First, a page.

There has been no doubt that I need a break; long overdue. All these tsunami when life happened and the aftermath: Big Sister, Cinderella, Charlie, baby Kai, Sokka, Zukko, Katarra, mama Jade. Before a chance for a breath, a new kitten in emergency called Pierre, and then Ricky. Next, a mini Upper Respiratory Infection outbreak that we got from ugly weather, fresh Australia’s storms.
I had forgotten the days, the night, I had forgotten to eat, to drink, to sleep. I had forgotten that the world went round, and that I am still on planet Earth, just with an uglier creature called human with rotten hearts, blistering negligence, and ulcerating ignorance.
I had stopped feeling, I had stopped thinking. I only realized that if I went down the ravine too far, when I cannot snap out of my depressive cycle (of borderline bipolar), and go back out to claim my life back. I only realized when I had difficulties counting 243+671 and the next day, took half an hour to calculate 6 x 52,000; the price I need to pay for tuna.
There has been no doubt that I have been texting back and forth with the universe without any punctuation, much fewer periods. There has been no doubt that I need to find my comma; and the semicolon: next time I have difficulties to breath, call.
So I call.
There has been this lingering worries and fear because all this time, despite all the effort and all the loyalties of good friends of The Whiskers’ Syndicate, that if I don’t post, donations died.
I was trapped and taken hostage by the work that I truly love, yet there was no ransom. No single word.
In choosing between death and death, what is there to doubt? I choose death; although death in believing that our Syndicate will never abandon me, at least the cats. The fundraising may fail, the donation might plummet, but we will live, somehow, anyhow.
And we live.
I still work during my break, just so the biting threats of our future is not too bleak, but in restraining myself from the all other part of the world to give myself some release, I still ebb and flow in constant.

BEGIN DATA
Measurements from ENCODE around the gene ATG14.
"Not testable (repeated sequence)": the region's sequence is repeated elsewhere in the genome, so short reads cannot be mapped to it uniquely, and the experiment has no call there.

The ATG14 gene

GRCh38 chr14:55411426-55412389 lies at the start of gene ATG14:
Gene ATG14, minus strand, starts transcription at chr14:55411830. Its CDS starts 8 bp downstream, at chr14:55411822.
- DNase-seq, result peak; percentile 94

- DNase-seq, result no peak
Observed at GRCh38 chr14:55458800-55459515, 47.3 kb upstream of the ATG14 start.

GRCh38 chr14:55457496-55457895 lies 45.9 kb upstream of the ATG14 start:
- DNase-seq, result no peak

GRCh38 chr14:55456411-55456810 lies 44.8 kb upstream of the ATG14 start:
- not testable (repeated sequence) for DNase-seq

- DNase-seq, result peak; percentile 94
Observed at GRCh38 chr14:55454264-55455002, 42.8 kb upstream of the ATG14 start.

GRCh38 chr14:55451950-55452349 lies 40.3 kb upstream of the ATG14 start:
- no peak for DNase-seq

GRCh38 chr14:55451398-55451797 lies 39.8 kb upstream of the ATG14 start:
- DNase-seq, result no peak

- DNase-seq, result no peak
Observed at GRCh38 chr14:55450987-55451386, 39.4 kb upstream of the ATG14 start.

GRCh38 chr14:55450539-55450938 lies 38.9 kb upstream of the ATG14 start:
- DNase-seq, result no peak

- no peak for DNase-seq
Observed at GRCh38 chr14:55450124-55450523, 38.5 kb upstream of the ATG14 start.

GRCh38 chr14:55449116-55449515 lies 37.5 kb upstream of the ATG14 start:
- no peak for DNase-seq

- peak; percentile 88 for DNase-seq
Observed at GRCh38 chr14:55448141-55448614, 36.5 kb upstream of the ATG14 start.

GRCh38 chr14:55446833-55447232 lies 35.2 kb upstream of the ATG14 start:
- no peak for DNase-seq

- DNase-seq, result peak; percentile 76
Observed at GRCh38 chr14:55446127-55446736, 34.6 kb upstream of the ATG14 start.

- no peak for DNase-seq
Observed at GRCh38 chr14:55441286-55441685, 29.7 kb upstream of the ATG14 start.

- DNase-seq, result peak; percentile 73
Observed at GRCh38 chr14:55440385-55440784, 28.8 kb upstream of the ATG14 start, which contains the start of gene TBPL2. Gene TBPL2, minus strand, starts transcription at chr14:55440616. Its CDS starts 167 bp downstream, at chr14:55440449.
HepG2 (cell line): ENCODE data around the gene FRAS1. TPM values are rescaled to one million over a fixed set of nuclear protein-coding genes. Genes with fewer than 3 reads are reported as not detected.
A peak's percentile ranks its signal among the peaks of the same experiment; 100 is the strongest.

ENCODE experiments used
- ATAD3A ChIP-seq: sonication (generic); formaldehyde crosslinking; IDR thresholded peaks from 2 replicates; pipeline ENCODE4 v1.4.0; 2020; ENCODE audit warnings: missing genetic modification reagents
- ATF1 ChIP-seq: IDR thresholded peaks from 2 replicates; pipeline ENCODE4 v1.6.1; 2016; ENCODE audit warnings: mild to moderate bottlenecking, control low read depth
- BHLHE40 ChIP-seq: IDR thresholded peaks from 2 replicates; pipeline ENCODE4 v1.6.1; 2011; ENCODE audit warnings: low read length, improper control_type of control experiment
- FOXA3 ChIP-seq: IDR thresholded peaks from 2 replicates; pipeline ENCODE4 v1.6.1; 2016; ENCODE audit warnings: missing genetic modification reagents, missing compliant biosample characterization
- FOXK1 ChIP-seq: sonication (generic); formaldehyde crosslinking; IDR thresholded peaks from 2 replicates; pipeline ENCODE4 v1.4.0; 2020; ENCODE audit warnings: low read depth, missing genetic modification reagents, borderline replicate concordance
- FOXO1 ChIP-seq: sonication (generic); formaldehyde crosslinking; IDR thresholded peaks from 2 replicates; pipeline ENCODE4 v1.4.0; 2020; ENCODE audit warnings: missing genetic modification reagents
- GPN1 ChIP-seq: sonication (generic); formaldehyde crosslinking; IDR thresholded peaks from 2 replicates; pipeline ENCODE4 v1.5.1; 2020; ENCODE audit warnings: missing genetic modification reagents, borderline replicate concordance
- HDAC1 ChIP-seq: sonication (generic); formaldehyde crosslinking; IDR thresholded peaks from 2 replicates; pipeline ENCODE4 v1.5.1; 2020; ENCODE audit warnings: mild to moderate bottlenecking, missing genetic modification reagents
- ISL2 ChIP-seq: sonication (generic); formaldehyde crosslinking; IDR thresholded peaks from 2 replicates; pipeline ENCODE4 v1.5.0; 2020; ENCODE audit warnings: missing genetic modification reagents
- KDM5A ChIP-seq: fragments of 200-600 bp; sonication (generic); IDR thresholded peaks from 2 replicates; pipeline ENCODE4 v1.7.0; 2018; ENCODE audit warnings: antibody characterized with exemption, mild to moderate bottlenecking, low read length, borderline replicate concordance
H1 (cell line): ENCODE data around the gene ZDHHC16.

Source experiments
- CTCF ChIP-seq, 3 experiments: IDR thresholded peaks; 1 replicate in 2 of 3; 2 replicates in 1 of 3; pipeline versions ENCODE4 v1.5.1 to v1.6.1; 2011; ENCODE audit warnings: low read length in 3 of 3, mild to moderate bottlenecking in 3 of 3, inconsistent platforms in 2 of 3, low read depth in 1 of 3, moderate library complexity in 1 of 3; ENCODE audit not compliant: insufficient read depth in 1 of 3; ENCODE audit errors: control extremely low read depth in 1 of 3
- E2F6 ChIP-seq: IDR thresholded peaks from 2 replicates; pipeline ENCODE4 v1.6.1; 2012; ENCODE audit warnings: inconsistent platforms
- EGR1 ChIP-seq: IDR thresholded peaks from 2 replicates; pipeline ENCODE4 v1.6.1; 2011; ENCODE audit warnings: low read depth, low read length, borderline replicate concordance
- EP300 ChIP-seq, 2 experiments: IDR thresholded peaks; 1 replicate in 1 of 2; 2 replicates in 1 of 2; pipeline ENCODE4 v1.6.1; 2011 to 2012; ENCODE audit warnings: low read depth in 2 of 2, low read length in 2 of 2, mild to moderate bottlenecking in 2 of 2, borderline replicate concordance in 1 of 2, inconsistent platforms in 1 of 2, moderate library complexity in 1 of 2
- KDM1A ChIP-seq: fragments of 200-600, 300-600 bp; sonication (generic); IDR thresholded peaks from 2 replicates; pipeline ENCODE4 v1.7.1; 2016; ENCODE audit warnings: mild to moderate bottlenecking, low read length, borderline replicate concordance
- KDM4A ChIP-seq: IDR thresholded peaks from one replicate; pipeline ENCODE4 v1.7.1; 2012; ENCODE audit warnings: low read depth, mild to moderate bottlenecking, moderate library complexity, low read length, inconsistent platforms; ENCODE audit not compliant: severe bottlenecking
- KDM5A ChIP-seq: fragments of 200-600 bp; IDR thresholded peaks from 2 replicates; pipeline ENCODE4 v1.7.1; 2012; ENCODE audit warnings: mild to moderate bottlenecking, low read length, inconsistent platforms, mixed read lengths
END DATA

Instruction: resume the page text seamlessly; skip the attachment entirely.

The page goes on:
To keep my mind from going completely lost, I have chosen a very bad place to start: my bedroom. The room that has been the curse of the whole house. It’s damp; almost wet, with fungus, mold, and seeping water that weighed down my lungs every single minute I lay in it.
And I still need to care for some cats there, at times, when I am running out of space.
In a pinch like that, throwing away things felt more excruciating than it should be. In fact, it felt excruciating for no reason at all because my bed is so damp it’s no longer white, the spring had begun to decay, and I was never sure if it will hold every time I climb on it, much less with extra five cats.
Throwing away my mold-eaten table felt excruciating, throwing away my blackened stationery felt excruciating, and throwing away all the decorations and linens that permanently stained by nastiness and embraces perpetual smelling felt excruciating.
The process of putting my life to a complete halt, while building anew, probably felt as excruciating as woman in labor itself.
I am woman in labor, I am giving birth to our new, better, healthier life.
I gave them away one after another. The headboard, the bed, the mattress. Mostly to junkyard, the rest, to the garbage bin.
I saw the floor one tile after another. Until there are more but mess, disgusting heaps of craps, and more mess, and the whole smell that made my lingering migraine twice as bad.
I spent two brooms, and a scraper, and some dozen of mops and floor cleaners to make it look decent again.
Then a little time to realize that my neighbor had cut her side of the wall and built her newly boasted kitchen on her side of my wall. The greed that started all the misery, the story, this post.
Throwing the stone, even though the neighbor deserves so many, will only make things worse.
What I thought was simple dampness, required another set of treatment that cost beyond all I can save.
It’s just that, I went too far to stop, much less come back. I have 90 lives I am responsible of, and the future of all the kittens who found their way into our home.
So, one more thing to give: the wall. I knocked all the mortar and washed it with fungicidal solution. I layered it new with swimming pool concrete, after a while, cementitious waterproofing agent, and after that, waterproofing paint, and then, surrendering my dream of laying my long adored wallpaper, go with the mundane, old school, wall paint.
What came next is a dark, almost black, wall; but it’s dry. It doesn’t leak, it is not damp, and although it still feels cold, it no longer makes my hand wet. It’s no longer sweating, much less dripping, and there is no more teeny insects that nested under the layers.
And Vera, one of us with chronic pneumonia that gives her snorts and snots the rest of her five years life since her kittenhood, slept and curled up in complacent peacefulness.
And a comma, perhaps semicolon, to stop me on my track to oblivion and give me the chance to regain my energy, my spirit, my direction, in continuing my quest to Canaan alongside these cats, rescued animals.
Alongside you all, who have started your pilgrimage with us toward the promised land, and never left us since.